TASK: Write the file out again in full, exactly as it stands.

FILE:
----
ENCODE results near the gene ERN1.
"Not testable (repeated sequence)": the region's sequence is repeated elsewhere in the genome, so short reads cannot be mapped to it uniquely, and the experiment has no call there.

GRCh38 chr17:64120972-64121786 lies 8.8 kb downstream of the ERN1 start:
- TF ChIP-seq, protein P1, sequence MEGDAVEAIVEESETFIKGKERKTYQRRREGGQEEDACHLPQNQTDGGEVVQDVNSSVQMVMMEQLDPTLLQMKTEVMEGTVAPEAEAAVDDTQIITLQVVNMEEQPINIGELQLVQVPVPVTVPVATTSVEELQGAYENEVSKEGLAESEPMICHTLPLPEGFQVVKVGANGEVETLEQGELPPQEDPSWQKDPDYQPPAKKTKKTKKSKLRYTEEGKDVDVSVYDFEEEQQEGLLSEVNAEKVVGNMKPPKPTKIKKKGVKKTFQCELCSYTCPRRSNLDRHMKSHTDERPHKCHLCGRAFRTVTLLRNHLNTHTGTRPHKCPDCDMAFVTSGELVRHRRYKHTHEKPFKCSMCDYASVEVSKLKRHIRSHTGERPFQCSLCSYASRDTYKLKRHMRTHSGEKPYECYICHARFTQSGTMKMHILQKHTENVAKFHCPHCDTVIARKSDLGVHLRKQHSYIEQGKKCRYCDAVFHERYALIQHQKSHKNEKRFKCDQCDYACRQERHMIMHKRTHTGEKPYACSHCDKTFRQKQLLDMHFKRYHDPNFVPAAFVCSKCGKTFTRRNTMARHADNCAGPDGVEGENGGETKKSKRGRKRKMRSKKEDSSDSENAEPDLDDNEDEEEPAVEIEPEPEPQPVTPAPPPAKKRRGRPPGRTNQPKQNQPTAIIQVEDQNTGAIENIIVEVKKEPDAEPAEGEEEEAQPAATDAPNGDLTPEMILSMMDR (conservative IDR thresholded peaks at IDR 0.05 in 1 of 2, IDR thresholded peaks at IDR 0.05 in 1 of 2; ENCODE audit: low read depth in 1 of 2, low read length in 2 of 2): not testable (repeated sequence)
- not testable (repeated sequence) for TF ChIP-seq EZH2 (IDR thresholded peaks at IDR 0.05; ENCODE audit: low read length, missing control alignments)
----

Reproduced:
ENCODE results near the gene ERN1.
"Not testable (repeated sequence)": the region's sequence is repeated elsewhere in the genome, so short reads cannot be mapped to it uniquely, and the experiment has no call there.

GRCh38 chr17:64120972-64121786 lies 8.8 kb downstream of the ERN1 start:
- TF ChIP-seq, protein P1, sequence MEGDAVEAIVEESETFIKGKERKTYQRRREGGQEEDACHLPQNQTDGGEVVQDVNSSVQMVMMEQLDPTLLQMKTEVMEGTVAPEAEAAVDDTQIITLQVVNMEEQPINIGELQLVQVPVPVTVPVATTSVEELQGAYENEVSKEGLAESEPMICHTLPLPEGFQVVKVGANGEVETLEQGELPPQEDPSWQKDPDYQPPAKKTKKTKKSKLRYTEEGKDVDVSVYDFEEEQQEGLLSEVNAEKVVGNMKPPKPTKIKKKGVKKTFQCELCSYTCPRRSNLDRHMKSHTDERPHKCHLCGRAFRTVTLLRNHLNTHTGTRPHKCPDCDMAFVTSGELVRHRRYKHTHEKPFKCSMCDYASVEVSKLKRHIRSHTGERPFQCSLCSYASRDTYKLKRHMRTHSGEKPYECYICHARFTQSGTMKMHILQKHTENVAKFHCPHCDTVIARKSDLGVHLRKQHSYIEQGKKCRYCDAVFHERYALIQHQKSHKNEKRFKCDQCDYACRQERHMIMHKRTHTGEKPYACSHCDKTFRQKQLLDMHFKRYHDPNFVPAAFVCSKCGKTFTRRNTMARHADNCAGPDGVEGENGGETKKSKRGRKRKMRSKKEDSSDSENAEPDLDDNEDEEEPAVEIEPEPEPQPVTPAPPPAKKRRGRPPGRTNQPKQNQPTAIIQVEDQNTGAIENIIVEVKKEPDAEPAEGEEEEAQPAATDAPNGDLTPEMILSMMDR (conservative IDR thresholded peaks at IDR 0.05 in 1 of 2, IDR thresholded peaks at IDR 0.05 in 1 of 2; ENCODE audit: low read depth in 1 of 2, low read length in 2 of 2): not testable (repeated sequence)
- not testable (repeated sequence) for TF ChIP-seq EZH2 (IDR thresholded peaks at IDR 0.05; ENCODE audit: low read length, missing control alignments)